The moderates in this debate typically qualify their rhetoric with “We all know we need police, but…” It’s a familiar refrain to those of us who’ve spent years in the streets and the barrios organizing around police violence, only to be confronted by officers who snarl, “But who’ll help you if you get robbed?” We can put a man on the moon, but we’re still lacking creativity down here on Earth. While law enforcers have existed in one form or another for centuries, the modern police have their roots in the relatively recent rise of modern property relations 200 years ago, and the “disorderly conduct” of the urban poor. Like every structure we’ve known all our lives, it seems that the policing paradigm is inescapable and everlasting, and the only thing keeping us from the precipice of a dystopic Wild West scenario. Rather than be scared of our impending Road Warrior future, check out just a few of the practicable, real-world alternatives to the modern system known as policing: Unarmed but trained people, often formerly violent offenders themselves, patrolling their neighborhoods to curb violence right where it starts.

Stop believing that police are heroes because they are the only ones willing to get in the way of knives or guns – so are the members of groups like Cure Violence, who were the subject of the 2012 documentary The Interrupters. There are also feminist models that specifically organize patrols of local women, who reduce everything from cat-calling and partner violence to gang murders in places like Brooklyn. While police forces have benefited from military-grade weapons and equipment, some of the most violent neighborhoods have found success through peace rather than war.

Violent offenses count for a fraction of the 11 to 14 million arrests every year, and yet there is no real conversation about what constitutes a crime and what permits society to put a person in chains and a cage. Decriminalization doesn’t work on its own: The cannabis trade that used to employ poor Blacks, Latinos, indigenous and poor whites in its distribution is now starting to be monopolized by already-rich landowners. To quote investigative journalist Christian Parenti’s remarks on criminal justice reform in his book Lockdown America, what we really need most of all is “less.” Also known as reparative or transformative justice, these models represent an alternative to courts and jails.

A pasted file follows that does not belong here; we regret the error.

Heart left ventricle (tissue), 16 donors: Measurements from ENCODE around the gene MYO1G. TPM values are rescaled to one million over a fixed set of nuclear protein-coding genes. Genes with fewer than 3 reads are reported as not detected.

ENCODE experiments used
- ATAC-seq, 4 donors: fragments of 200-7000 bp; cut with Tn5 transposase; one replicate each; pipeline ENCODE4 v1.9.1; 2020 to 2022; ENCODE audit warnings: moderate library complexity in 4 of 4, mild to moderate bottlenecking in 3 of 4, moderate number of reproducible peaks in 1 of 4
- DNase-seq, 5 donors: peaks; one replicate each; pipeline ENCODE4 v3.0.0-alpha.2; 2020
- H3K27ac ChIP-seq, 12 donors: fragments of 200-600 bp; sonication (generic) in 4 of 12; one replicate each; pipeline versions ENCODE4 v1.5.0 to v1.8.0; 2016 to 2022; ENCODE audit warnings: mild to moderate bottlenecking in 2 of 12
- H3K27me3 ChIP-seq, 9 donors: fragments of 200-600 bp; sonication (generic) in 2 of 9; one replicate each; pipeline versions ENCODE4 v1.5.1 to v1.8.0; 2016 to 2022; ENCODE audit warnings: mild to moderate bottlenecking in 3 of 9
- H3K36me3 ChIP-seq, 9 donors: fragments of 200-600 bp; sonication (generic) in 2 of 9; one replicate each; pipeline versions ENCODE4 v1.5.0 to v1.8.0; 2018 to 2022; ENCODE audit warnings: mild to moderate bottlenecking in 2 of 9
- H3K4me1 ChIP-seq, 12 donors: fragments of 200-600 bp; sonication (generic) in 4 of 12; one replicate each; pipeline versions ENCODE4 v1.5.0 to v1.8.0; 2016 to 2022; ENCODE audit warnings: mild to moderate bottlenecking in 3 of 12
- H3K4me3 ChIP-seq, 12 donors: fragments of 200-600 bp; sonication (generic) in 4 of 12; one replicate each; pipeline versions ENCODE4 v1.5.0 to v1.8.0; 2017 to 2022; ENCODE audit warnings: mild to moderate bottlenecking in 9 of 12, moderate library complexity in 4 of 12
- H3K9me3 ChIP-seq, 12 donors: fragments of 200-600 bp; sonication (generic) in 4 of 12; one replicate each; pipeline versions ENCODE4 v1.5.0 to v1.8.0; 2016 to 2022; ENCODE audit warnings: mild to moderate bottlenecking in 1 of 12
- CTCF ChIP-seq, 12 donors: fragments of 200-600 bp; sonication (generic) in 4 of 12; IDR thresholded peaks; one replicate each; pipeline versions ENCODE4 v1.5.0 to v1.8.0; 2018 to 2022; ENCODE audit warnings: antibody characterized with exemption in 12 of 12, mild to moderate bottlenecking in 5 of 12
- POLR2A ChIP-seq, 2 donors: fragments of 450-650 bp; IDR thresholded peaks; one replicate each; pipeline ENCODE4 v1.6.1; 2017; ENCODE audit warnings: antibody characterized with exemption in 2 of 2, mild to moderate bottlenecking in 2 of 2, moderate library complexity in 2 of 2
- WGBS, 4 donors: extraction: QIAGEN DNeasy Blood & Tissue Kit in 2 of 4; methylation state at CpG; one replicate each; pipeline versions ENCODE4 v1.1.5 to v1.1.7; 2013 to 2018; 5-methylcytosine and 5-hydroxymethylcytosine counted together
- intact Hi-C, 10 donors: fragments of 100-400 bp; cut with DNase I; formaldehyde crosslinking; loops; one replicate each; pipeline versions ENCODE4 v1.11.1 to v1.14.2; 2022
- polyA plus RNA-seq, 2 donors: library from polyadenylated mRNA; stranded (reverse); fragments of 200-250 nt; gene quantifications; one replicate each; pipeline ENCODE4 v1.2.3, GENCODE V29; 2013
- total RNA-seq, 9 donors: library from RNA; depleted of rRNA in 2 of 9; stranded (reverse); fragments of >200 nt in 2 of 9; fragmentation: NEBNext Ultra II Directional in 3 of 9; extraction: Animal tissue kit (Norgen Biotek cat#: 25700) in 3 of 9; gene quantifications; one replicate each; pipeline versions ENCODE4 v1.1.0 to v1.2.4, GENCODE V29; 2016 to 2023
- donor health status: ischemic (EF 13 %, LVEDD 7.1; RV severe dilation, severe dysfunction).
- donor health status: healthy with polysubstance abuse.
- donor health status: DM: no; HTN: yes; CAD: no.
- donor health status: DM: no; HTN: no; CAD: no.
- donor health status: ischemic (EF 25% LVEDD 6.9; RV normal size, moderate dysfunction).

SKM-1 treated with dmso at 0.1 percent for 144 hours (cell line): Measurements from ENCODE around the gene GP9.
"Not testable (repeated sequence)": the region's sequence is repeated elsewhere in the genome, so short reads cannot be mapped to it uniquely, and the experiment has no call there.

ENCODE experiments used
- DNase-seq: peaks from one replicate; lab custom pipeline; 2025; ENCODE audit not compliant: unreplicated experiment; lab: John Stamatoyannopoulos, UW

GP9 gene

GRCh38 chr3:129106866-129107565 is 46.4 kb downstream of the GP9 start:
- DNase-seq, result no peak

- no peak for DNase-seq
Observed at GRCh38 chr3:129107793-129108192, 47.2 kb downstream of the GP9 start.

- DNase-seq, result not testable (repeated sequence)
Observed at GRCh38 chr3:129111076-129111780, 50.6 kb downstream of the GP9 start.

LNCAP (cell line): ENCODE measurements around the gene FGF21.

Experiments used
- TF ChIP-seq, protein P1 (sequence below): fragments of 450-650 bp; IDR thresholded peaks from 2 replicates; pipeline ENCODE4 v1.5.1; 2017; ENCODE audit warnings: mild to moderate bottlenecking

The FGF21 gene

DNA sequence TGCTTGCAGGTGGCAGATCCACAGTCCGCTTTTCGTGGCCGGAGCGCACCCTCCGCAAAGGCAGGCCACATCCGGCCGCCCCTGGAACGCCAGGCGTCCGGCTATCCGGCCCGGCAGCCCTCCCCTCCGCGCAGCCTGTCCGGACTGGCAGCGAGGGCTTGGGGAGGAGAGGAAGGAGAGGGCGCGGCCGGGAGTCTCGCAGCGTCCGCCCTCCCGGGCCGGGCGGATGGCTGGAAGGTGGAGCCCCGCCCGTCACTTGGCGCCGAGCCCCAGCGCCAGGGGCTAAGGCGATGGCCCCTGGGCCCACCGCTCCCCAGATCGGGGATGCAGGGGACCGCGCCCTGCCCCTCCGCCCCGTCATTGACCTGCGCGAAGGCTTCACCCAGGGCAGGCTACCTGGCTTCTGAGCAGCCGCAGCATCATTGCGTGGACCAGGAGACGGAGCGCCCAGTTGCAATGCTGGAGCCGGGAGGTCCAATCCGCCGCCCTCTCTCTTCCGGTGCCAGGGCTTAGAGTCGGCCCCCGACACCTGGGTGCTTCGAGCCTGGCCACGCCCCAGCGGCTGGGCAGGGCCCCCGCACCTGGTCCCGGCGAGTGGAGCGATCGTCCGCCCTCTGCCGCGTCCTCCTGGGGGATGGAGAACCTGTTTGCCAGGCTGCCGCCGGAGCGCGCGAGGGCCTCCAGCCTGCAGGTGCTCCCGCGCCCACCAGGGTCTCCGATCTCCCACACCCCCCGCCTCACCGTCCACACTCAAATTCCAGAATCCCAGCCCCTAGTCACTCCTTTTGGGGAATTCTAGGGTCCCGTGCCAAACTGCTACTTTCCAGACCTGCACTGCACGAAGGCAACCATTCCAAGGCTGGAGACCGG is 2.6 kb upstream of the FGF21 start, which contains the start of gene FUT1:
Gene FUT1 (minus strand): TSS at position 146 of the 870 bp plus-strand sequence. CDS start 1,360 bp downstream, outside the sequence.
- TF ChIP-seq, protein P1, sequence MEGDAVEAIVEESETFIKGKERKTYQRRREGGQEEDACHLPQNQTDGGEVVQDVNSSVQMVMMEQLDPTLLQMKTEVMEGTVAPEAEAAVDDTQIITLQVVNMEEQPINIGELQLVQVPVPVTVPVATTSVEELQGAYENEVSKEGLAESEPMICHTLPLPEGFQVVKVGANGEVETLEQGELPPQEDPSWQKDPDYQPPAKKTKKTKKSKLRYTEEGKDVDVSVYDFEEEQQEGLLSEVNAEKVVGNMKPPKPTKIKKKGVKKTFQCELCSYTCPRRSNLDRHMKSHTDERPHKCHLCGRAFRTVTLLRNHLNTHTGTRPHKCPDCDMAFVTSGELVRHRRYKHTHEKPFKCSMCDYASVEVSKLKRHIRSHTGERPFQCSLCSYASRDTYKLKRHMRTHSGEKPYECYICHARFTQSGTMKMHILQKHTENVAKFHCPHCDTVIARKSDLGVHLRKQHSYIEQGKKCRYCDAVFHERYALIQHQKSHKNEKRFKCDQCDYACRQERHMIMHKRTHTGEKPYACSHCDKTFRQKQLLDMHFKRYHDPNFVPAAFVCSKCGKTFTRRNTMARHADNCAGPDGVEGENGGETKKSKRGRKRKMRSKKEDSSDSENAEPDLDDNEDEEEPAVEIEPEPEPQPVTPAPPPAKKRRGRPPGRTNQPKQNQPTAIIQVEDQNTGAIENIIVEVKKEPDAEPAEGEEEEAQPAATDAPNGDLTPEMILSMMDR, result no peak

From hippie communes to the IRA and anti-Apartheid South African guerrillas to even some U.S. cities like Philadelphia’s experiment with community courts, spaces are created where accountability is understood as a community issue and the entire community, along with the so-called perpetrator and the victim of a given offense, try to restore and even transform everyone in the process. Communities that have tools to engage with each other about problems and disputes don’t have to consider what to do after anti-social behaviors are exhibited in the first place. In Mexico, where one of the world’s most corrupt police forces only has credibility as a criminal syndicate, there have been armed groups of Policia Comunitaria and Autodefensas organized by local residents for self-defense from narcotraffickers, femicide and police.

Obviously these could become police themselves and then be subject to the same abuses, but as a temporary solution they have been making a real impact. In New York, Rikers Island jails as many people with mental illnesses “as all 24 psychiatric hospitals in New York State combined,” which is reportedly 40% of the people jailed at Rikers. We have created a tremendous amount of mental illness, and in the real debt and austerity dystopia we’re living in, we have refused to treat each other for our physical and mental wounds. Mental health has often been a trapdoor for other forms of institutionalized social control as bad as any prison, but shifting toward preventative, supportive and independent living care can help keep those most impacted from ending up in handcuffs or dead on the street.